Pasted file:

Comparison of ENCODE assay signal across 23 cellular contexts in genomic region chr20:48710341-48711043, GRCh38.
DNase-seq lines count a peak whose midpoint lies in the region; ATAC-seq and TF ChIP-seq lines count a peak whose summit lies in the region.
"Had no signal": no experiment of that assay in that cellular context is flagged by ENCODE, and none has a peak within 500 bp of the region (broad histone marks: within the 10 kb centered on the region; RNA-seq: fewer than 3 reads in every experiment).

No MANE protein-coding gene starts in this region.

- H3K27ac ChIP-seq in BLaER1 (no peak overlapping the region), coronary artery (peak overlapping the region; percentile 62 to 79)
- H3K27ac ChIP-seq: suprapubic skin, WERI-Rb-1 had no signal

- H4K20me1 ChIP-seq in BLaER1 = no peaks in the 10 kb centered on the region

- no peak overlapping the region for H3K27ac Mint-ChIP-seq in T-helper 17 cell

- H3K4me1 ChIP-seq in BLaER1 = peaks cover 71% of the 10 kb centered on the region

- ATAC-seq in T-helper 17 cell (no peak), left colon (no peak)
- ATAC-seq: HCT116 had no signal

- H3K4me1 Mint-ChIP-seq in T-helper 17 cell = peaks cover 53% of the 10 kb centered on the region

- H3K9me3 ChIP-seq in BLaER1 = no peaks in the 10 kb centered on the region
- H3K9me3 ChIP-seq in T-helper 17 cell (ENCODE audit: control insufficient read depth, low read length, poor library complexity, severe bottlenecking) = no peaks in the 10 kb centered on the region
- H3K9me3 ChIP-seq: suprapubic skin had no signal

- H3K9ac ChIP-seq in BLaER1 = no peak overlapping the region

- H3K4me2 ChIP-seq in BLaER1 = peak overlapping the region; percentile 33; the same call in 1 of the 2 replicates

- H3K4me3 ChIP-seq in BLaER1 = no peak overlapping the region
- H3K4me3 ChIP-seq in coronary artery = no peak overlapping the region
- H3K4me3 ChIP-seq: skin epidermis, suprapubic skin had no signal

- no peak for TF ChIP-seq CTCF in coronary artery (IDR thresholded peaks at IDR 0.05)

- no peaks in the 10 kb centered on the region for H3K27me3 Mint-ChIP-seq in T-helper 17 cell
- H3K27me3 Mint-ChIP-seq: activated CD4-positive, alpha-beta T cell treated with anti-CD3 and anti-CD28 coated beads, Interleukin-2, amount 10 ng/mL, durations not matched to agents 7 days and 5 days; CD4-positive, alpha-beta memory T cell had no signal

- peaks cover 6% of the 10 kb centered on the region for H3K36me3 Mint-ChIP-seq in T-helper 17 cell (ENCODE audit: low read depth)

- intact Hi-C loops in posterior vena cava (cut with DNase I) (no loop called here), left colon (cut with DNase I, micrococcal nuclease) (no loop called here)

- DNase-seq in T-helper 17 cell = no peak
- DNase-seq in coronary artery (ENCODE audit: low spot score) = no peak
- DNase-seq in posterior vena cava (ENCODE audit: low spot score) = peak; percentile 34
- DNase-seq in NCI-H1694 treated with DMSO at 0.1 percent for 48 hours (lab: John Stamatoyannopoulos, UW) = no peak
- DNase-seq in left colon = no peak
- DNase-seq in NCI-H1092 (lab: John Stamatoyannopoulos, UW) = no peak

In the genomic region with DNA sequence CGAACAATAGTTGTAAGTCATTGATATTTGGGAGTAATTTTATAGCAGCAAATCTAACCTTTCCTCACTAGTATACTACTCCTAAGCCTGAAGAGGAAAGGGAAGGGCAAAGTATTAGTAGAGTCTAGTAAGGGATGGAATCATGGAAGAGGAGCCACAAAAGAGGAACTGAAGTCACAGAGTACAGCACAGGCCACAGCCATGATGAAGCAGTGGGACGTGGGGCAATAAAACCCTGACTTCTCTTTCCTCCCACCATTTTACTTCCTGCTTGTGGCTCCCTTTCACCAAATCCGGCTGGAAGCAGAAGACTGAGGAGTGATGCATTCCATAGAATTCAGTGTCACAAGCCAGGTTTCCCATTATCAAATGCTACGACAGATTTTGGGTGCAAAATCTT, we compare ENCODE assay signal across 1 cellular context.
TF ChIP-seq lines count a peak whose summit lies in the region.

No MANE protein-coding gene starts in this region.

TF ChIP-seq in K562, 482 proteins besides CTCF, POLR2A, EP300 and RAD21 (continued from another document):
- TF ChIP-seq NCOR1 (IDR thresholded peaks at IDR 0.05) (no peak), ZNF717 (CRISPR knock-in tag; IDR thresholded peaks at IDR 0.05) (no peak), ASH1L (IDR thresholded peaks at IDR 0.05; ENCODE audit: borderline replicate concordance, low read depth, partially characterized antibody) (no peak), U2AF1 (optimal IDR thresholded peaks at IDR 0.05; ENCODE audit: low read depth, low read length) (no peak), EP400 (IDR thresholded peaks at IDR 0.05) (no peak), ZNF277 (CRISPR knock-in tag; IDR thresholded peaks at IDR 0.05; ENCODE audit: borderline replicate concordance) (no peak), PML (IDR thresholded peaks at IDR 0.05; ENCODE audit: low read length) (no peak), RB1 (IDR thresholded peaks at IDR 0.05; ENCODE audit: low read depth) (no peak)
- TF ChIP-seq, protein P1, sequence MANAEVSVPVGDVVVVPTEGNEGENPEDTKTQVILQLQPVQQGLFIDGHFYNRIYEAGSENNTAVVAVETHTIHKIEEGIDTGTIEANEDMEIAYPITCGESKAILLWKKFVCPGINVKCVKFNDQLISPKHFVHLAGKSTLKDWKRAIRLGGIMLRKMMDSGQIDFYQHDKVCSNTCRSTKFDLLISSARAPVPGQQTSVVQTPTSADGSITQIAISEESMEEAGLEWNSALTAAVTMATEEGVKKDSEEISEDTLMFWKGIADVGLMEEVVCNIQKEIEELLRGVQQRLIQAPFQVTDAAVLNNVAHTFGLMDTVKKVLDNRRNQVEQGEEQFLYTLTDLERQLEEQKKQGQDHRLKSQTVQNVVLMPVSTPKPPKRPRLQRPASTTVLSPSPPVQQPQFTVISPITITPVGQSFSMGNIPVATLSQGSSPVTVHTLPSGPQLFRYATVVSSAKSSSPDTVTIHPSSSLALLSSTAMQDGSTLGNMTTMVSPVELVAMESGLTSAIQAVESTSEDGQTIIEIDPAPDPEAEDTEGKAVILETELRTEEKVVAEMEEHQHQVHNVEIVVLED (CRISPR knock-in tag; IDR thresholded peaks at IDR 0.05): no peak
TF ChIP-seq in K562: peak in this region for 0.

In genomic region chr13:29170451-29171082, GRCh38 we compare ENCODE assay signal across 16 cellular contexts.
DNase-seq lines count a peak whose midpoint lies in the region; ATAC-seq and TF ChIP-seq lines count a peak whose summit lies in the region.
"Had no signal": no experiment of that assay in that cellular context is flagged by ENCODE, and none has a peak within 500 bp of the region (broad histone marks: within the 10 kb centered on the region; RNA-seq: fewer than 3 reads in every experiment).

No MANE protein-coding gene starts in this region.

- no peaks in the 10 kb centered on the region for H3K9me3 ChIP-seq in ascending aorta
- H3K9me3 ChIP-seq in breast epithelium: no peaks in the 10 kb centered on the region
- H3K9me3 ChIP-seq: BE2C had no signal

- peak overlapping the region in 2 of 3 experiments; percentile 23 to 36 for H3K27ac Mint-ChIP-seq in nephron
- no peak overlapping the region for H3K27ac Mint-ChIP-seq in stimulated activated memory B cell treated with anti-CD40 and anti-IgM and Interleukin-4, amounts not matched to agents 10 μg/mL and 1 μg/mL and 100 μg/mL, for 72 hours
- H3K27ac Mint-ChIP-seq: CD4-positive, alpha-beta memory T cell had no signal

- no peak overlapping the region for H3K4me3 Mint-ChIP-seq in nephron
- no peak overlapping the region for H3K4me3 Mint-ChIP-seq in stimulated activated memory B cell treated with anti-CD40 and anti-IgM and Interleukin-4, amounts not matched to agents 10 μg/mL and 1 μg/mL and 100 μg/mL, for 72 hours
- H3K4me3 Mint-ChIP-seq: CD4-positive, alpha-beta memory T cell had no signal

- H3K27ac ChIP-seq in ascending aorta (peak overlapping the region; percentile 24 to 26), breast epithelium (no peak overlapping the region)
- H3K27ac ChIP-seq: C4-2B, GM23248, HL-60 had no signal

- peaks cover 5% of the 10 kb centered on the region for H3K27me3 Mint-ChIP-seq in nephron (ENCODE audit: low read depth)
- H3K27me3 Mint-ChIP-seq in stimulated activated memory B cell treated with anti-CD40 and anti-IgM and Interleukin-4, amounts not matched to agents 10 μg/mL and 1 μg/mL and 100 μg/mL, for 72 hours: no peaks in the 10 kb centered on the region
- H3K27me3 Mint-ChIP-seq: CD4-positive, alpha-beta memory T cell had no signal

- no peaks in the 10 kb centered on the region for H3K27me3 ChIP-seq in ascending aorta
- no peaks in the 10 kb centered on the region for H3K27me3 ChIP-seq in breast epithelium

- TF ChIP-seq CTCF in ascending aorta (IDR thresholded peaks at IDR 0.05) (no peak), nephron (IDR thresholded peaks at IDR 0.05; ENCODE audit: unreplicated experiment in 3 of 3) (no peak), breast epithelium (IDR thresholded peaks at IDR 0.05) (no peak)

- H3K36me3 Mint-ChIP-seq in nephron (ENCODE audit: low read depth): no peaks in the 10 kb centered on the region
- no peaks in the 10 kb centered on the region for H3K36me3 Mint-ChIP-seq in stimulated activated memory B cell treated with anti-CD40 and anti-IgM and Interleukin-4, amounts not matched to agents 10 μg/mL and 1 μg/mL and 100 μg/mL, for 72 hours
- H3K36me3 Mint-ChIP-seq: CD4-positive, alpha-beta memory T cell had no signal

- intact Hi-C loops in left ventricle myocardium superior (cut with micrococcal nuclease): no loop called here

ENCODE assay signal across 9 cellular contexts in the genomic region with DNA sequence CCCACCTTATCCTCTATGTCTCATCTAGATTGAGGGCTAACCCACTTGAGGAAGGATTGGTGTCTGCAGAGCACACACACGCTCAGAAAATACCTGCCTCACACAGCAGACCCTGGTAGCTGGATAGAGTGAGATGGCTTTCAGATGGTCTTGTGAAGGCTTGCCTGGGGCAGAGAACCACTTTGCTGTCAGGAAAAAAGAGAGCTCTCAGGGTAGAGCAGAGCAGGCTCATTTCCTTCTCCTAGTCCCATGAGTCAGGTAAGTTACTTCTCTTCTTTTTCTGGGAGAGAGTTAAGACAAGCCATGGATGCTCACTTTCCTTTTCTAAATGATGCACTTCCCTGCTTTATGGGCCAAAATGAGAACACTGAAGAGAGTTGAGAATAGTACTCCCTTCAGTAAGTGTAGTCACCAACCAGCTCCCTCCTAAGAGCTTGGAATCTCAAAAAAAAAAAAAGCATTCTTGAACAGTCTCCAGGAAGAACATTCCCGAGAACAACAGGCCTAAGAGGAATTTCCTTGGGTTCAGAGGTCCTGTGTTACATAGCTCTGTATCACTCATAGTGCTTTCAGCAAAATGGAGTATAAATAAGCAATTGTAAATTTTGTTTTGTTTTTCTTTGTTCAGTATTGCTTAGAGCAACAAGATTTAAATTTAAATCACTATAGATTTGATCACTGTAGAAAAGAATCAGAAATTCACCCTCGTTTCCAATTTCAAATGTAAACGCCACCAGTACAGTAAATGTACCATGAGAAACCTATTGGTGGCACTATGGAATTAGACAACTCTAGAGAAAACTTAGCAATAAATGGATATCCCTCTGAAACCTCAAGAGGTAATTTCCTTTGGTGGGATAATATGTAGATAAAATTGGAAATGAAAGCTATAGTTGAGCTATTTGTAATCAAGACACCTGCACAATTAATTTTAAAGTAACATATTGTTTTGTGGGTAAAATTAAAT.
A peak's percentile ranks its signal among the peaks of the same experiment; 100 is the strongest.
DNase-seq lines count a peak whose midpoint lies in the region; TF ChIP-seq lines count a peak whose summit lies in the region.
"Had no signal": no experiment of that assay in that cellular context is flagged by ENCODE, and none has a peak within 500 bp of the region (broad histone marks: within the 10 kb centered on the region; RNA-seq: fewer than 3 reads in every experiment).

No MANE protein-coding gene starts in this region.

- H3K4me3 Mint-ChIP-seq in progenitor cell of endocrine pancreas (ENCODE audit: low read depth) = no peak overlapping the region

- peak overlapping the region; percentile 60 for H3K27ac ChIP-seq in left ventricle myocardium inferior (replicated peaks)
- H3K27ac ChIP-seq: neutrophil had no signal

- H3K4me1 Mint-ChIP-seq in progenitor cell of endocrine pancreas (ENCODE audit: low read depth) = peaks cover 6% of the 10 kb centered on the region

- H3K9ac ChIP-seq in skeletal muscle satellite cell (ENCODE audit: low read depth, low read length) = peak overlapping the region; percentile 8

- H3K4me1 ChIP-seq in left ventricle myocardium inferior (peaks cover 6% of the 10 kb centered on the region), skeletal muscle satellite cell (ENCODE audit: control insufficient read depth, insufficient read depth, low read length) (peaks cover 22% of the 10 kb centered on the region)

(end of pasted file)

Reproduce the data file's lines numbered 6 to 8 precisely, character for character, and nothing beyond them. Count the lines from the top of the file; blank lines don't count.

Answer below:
- H3K27ac ChIP-seq: suprapubic skin, WERI-Rb-1 had no signal

- H4K20me1 ChIP-seq in BLaER1 = no peaks in the 10 kb centered on the region

- no peak overlapping the region for H3K27ac Mint-ChIP-seq in T-helper 17 cell